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Tables of Knowledge: Descartes in Vermeer's Studio.

Harriet Stone

1 ratings by Goodreads
ISBN 10: 0801444616 / ISBN 13: 9780801444616
Published by Cornell.
Used Condition: Used - Like New Hardcover
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Fine. Cloth, D-j. 2006. Originally published at $45.95. Bookseller Inventory # W84348

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Bibliographic Details

Title: Tables of Knowledge: Descartes in Vermeer's ...

Publisher: Cornell.

Binding: Hardcover

Book Condition:Used - Like New

Dust Jacket Condition: Dust Jacket Included

About this title


Descartes believed that his analytic model applied to all fields of research and that all branches of science lead to truth. His many analogies with literature and art notwithstanding, Descartes offers an entry into knowledge that fails nevertheless to take into account how in the seventeenth century Dutch painters such as Vermeer similarly order a view of the world by concentrating on the properties of individual objects. Descartes's celebrated scientific method offers a protocol for conducting experiments; Harriet Stone argues that this method can also serve as a guide for classifying the findings obtained from experiments. Tables of Knowledge shows that Dutch genre paintings and still lifes enact in visual form a process of recording information similar to that of science, with intriguing results.Stone investigates such diverse topics as seventeenth-century advances in optics and the attendant explosion of data about the natural world; the proliferation of material goods in prosperous Dutch homes; and the compelling realism of Golden Age paintings. Vermeer and his contemporaries, she contends, transform a potentially threatening consumerism into the viewer's aesthetic pleasure. The artists' depictions of rooms where framed images and maps adorn walls and where fruit, shimmering glassware, gold pieces, and other precious items are set out on tables constitute an inventory of middle-class life. Appealing to both the eye and the mind, Dutch paintings convey meaning by accentuating the luxury of objects displayed in all their specificity. While not without its voyeuristic, sensual, and even lascivious overtones, art offered the Dutch, who labored under the moral austerity of the Protestant Church, a way of bearing witness to ordinary experience that was unmistakably satisfying and surprisingly Cartesian.Illustrated with sixteen pages of color reproductions of Dutch masterworks, as well as five black-and-white images, Tables of Knowledge will interest intellectual and cultural historians of the early modern period, art historians, and historians and philosophers of science.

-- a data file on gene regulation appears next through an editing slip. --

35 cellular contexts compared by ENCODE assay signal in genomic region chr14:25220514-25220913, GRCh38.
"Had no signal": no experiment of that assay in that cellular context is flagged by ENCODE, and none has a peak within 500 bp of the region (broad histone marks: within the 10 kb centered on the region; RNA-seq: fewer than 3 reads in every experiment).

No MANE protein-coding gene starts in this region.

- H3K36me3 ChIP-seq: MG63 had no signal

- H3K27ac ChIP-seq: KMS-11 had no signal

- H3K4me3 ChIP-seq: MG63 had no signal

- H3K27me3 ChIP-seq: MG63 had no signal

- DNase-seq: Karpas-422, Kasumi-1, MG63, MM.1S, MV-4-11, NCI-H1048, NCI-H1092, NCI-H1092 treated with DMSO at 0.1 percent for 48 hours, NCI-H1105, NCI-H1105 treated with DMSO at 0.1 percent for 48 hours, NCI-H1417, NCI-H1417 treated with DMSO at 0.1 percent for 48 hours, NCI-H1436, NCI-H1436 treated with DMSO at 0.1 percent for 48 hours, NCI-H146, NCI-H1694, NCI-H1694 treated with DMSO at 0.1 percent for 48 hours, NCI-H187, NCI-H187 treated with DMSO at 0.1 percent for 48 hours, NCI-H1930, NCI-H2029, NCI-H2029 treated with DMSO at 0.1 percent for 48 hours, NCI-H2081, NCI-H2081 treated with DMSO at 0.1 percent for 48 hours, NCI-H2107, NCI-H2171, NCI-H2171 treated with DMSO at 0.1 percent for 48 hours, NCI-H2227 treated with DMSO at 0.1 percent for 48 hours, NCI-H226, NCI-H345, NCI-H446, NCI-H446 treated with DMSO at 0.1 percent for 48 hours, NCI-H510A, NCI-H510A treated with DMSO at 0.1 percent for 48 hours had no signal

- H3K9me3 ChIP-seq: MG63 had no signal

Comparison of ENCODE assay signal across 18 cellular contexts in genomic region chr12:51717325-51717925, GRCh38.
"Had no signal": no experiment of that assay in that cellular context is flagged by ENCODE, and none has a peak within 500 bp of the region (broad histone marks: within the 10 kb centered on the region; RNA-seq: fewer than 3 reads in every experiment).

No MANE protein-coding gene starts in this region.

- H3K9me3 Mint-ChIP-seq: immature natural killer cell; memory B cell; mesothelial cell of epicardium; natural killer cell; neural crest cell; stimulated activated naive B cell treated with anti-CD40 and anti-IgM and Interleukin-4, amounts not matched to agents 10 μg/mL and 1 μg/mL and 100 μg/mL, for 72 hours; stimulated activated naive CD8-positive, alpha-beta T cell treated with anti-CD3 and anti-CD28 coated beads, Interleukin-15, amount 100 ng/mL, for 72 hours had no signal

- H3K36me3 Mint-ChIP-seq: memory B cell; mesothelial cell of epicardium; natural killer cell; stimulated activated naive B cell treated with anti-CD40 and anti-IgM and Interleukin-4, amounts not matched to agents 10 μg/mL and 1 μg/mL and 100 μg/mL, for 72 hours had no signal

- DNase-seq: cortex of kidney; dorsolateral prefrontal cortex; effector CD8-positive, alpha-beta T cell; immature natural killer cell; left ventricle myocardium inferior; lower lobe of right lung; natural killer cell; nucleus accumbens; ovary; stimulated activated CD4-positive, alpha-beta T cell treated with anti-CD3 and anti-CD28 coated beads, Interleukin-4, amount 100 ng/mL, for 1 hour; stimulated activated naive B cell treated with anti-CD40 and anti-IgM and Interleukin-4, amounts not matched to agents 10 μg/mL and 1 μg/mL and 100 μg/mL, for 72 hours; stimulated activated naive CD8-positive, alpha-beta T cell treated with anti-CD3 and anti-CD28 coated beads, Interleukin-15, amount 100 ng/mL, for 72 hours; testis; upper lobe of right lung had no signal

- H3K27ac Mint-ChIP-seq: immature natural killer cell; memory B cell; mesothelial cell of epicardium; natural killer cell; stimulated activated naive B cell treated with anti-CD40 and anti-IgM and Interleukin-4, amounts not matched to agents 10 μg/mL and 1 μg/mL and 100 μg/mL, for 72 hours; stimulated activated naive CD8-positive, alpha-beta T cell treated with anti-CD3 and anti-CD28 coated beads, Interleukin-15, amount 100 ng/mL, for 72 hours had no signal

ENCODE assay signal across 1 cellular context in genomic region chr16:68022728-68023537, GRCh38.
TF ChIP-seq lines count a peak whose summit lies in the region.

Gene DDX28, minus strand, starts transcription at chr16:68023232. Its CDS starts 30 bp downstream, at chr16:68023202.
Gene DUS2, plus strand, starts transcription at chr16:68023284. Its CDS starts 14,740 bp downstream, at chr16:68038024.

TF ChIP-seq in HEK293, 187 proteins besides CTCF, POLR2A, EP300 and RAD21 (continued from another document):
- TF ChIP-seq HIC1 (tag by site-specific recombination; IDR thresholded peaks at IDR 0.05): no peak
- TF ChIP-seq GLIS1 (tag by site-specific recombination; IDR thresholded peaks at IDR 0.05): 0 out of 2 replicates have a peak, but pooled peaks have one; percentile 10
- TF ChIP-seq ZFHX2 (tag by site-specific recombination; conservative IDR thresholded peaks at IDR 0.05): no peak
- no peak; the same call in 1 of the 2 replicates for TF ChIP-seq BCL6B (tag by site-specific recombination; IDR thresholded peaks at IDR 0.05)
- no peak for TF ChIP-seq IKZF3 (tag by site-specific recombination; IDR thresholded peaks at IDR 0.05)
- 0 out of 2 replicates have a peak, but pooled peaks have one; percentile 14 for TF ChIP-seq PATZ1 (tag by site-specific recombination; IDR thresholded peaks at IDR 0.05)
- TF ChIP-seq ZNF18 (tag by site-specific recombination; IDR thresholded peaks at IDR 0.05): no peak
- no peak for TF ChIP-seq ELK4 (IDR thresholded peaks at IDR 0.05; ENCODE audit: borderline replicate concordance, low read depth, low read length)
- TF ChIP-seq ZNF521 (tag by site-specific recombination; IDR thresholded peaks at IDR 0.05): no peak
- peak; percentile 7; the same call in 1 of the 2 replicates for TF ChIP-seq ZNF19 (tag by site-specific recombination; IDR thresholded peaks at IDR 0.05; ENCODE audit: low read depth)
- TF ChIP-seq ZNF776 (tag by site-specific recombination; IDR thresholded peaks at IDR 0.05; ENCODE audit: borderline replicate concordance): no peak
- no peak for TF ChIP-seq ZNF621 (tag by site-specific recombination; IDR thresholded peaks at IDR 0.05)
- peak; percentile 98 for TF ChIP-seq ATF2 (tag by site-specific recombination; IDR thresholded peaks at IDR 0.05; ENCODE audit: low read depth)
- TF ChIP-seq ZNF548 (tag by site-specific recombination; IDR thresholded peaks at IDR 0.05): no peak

From the Back Cover:

"In a bold and surprising move, this book pairs up the French philosopher and scientist Descartes with the Dutch artist Vermeer, looking at each through the lens of the other. This seemingly odd couple results in a fascinating new exploration of the intersections between science and art."-Sara Melzer, UCLA

"Harriet Stone offers a bold, iconoclastic demonstration of how Vermeer's art informs Descartes's science, as both strive to 'see the light.' Drawing on art criticism, epistemology, literary representation, narratology, and neuroscience, she brilliantly uncovers the disconnect between Descartes the careful collector of data and Descartes the flawed narrator."-Ronald W. Tobin, University of California, Santa Barbara

"Tables of Knowledge is one of the clearest and most engaging books about Cartesian science and aesthetics that I have read. It is an essential work for anyone concerned with the way our modernity grows out of artistic, religious, and philosophical representations of the world in the late Renaissance and seventeenth century."-John D. Lyons, Commonwealth Professor of French, University of Virginia

"Tables of Knowledge is one of the most original recent contributions to seventeenth-century studies. Harriet Stone's book presents in stunning juxtaposition Descarte's writings that revolutionized Western philosophy with Vermeer's stunningly transcendent paintings. Stone uses the hook of Holland—the country in which, without ever coming in direct contact with each other, these two titans lived—to draw her reader into an exploration of the ways Western perceptions of reality were gradually and inexorably being shifted from one representational universe to another. Informing her readings of Descartes and Vermeer is a solid grounding in seventeenth-century politics, theology, and culture. Stone's book interweaves literature, philosophy, art history, and visual studies. Her book's seduction lies in the ways this interweaving of discourses brings to the fore in the example of these two very different men the underlying epistemic changes that so intrigued Michel Foucault in his! own analyses of the great shift in Western representation that occurs during the seventeenth century and that ushered in what we now call 'modernity.'"-Mitchell Greenberg, Cornell University

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